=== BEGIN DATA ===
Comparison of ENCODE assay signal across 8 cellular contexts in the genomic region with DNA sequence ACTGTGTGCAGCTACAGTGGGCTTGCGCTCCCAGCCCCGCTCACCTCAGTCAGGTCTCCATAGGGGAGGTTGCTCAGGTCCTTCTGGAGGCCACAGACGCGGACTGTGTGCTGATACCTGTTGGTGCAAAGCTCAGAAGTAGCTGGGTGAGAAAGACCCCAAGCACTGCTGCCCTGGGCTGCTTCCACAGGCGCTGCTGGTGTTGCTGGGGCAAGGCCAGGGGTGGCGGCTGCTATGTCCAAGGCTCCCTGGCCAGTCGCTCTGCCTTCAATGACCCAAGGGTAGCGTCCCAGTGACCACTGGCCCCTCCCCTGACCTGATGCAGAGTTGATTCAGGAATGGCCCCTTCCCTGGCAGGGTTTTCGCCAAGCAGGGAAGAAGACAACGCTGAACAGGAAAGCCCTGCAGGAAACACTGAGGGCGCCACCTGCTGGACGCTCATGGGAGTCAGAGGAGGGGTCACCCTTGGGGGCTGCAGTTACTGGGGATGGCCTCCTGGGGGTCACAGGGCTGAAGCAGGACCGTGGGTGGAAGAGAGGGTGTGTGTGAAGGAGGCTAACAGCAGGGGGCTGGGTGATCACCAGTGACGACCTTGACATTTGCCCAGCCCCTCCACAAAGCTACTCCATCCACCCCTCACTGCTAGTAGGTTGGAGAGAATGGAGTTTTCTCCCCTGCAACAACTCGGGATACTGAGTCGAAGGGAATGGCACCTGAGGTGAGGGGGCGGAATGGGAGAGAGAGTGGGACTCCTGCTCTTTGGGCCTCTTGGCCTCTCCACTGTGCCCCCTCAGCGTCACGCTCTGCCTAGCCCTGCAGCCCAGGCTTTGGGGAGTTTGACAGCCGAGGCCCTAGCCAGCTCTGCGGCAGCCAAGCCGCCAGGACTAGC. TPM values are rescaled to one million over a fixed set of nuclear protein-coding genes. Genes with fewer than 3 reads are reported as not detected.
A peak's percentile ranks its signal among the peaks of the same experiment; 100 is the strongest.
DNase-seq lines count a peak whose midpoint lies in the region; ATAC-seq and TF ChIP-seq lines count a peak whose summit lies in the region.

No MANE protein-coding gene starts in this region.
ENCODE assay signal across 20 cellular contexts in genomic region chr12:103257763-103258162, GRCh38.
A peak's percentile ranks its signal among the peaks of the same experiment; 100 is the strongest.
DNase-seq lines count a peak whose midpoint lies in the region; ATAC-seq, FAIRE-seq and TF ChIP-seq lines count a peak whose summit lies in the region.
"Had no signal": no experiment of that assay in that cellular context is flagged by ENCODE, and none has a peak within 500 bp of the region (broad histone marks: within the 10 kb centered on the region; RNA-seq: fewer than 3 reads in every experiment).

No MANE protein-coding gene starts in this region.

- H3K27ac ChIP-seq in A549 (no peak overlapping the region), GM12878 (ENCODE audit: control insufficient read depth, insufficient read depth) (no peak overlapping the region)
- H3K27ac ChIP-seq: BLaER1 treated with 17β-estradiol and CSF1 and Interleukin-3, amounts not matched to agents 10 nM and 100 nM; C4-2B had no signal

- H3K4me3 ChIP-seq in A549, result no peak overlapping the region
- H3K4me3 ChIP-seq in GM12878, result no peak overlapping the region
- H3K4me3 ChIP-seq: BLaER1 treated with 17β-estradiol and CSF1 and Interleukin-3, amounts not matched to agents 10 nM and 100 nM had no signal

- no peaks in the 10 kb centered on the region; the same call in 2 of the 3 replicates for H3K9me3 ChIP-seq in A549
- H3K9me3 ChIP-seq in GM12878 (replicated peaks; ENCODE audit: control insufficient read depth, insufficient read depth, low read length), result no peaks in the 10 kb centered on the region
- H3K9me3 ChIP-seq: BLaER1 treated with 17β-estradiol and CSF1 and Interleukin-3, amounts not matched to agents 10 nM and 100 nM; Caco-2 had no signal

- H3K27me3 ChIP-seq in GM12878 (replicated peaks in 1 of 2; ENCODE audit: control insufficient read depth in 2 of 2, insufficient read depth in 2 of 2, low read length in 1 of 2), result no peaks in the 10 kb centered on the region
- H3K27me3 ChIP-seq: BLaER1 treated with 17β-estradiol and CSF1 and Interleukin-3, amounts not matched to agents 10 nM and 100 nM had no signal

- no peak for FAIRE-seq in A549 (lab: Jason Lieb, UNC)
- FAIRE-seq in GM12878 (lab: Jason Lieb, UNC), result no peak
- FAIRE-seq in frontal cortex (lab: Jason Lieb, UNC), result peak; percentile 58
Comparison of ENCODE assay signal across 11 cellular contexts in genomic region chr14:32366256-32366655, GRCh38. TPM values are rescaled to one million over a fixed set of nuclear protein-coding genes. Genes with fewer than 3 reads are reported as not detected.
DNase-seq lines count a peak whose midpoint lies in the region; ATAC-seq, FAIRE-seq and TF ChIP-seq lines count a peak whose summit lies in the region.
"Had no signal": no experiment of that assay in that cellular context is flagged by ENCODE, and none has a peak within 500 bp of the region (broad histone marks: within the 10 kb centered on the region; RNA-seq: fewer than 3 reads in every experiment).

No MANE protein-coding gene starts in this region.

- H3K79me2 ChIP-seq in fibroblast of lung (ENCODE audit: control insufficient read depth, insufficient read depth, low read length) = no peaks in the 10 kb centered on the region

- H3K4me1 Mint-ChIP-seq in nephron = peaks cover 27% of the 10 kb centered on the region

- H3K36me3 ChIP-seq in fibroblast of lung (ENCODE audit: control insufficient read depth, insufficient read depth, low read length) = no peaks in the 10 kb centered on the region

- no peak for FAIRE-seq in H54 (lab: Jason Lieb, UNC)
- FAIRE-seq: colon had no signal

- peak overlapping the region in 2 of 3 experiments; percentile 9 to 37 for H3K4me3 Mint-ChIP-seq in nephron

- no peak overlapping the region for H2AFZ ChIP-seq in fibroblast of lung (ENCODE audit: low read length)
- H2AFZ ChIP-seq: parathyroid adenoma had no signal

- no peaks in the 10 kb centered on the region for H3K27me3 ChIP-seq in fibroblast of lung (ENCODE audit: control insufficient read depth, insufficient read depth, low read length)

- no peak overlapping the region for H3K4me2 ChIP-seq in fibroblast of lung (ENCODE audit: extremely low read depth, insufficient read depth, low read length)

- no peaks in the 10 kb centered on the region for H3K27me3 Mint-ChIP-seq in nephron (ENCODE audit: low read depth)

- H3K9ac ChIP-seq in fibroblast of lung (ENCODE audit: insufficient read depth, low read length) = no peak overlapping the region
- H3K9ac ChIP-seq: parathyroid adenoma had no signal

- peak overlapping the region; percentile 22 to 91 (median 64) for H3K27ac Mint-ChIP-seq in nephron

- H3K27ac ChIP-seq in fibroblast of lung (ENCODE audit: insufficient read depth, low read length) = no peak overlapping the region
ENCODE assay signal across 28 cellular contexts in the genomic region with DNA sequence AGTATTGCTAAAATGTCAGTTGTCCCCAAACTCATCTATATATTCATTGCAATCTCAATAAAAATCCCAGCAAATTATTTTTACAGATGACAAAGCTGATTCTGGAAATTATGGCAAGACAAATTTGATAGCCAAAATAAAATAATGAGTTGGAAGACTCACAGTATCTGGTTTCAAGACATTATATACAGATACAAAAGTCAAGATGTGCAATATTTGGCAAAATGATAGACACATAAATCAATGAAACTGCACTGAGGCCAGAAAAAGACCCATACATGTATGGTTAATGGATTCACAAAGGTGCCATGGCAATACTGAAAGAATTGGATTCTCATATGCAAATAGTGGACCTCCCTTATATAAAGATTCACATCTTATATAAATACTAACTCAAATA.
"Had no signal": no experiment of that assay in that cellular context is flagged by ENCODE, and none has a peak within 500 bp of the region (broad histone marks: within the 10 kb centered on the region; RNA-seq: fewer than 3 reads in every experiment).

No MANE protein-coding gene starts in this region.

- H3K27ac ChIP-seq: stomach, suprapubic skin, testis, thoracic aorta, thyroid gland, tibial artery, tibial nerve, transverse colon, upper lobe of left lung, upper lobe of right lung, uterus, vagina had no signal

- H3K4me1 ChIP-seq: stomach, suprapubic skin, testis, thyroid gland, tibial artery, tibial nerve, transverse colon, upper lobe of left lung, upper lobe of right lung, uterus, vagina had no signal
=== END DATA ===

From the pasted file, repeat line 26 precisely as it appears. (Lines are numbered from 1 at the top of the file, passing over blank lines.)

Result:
No MANE protein-coding gene starts in this region.